They are strong plants with spikes of small flowers in white, rose, pink, light blue or purple-blue. All the Veronica colors appeal to butterflies and hummingbirds.
According to tradition, St. Veronica wiped the face of Christ after the crucifixion and an imprint of his face was left on the cloth. The Veronica plant was named for St. Veronica because the flowers resemble the imprint of a face.
Species vary by their water preference but all prefer average, well-drained soil.
Most succeed in zones 4 to 9. They bloom best with at least 6-hours of sun a day.
Perennial Veronica plants are divided in the fall and Veronica seeds are planted outside in the fall. Do not cover the seeds – they need light to sprout. Veronicas are in the figwort family and one, Veronica filiformis, Creeping Speedwell, is considered to be a weed.
The most popular Veronicas are the upright selections with tall spikes of flowers for arrangements. The low growers can be used between stepping stones or in rock gardens.
The letter V is substituted for the word Veronica in this list of possibilities for your garden.
Veronica chamaedrys, Germander Speedwell, is a light-blue flowering ground cover. At one time it was grown as an herb used for blood cleansing.
V. fruticans, Rock Speedwell forms a branching, mat that can be walked on. Deep blue flowers with dark red eyes.
V. grandis holophylla grows 2-feet tall, with glossy leaves, and stalks of deep blue flower clusters. Blue Charm and Lavender Charm are the same plant. Icicle has white spikes.
V. gentianoides, Gentian Speedwell, grows in dense mats in moist soil. Light blue flowers.
Veronica hybrids bloom midsummer on upright bushy plants, about a foot tall. Crater Lake hugs the ground and has 10-inch tall bright blue flower spikes.
V. incana, Silver Speedwell, has silver-white, mat-forming leaf clumps and deep blue flowers on 10-inch stems. Pavane, Muneut and Red Fox are pink-red. Romilley Purple is deep violet and Saraband is deep blue. All are low water plants.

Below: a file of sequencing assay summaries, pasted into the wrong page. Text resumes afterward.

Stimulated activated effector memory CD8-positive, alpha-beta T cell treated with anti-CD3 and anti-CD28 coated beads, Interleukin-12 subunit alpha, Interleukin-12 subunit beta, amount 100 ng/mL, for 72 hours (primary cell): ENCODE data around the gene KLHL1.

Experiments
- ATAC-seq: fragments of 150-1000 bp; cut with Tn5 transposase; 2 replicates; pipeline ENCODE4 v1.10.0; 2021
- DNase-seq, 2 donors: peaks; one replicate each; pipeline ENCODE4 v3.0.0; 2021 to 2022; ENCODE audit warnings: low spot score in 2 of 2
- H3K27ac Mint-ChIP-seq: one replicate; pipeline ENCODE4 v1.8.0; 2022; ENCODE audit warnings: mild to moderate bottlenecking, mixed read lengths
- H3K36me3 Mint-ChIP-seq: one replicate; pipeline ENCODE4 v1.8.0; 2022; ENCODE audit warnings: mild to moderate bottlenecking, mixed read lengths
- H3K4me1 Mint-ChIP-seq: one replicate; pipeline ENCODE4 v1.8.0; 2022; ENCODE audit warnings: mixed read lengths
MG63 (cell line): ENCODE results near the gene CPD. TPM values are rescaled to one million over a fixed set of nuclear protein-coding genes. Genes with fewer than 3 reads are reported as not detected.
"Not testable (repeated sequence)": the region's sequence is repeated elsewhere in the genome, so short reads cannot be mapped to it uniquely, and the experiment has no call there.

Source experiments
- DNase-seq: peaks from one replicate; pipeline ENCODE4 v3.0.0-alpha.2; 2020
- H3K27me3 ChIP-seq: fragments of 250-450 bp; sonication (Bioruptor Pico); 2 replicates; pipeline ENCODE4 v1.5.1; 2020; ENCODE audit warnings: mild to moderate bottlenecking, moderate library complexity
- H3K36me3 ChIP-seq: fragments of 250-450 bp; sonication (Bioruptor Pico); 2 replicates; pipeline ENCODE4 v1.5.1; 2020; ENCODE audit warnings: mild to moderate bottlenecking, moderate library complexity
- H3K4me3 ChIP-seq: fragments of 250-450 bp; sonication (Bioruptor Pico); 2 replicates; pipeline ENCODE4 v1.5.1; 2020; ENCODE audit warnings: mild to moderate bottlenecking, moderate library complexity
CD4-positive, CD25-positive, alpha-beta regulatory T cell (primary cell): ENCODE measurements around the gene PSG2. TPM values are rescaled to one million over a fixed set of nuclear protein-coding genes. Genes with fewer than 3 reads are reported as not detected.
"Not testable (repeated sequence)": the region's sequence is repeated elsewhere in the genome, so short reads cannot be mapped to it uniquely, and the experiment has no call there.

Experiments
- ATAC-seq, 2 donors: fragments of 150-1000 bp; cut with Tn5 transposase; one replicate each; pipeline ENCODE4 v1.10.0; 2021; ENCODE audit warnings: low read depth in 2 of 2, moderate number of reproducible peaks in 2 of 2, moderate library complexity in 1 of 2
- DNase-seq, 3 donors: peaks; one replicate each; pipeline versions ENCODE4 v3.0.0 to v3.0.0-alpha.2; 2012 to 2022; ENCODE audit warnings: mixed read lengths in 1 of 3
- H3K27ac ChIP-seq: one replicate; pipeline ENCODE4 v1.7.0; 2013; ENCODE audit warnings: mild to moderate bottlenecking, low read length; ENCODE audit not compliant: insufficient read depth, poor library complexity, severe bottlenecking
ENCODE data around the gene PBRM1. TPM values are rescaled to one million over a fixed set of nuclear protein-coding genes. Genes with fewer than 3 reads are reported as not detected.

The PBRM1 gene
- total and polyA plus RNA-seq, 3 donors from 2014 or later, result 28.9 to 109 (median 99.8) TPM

V. liwanensis, Turkish Speedwell, forms a dense mat of leaves and blue flowers, similar to creeping thyme.
V. longifolia subsessilis has clumps of 2-foot tall stems with blue flowers. Evaline has pale purple-red flower spikes and purple leaves in fall.
V. pectinata, Blue Wooly Speedwell, has creeping stems and round leaves that form a mat. Deep blue flowers on 6-inch tall spikes.
V. prostrate or rupestris, Harebell Speedwell, has 8-inch tall clusters of light blue flowers. Heavenly Blue is the lowest growing, Alba has white flowers, Mrs. Holt is pink, Trehane has gold leaves with bright blue flowers.
V. repens has shiny leaves on 1.5 inch high, prostrate stems that look like moss. The flowers are lavender to white. Will take a little shade and grows quickly into a ground cover for bulbs.
V. saturejoides used in rock gardens, has creeping roots, dark blue flowers in compact spikes.
V. spicata, Spiked Speedwell, resembles longifolia subsessilis but with shorter flowers. Spicata flower spikes can be 2-feet tall.
The award winning Sunny Border Blue flowers are7-inch stalks of dark violet-blue. One miniature, Nana, grows 6-inches tall with violet flowers.
V. subsessilis grows 2-feet tall with deep blue flowers.
With 250 sizes and colors to choose from, you can find a few easy-to-grow Veronica varieties to plant this fall for next summer’s flower bed.
Wet soil can be a problem but no insects bug Veronica. Skip the fertilizer. To extend the bloom period, remove the faded flower stalks.
Companion plants for Veronica Speedwell include others that prefer well-drained soil: Daylily, pinks, yarrow, coneflower, coreopsis and summer phlox.
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PS May 2012 - these are from the seeds I planted Oct 2012.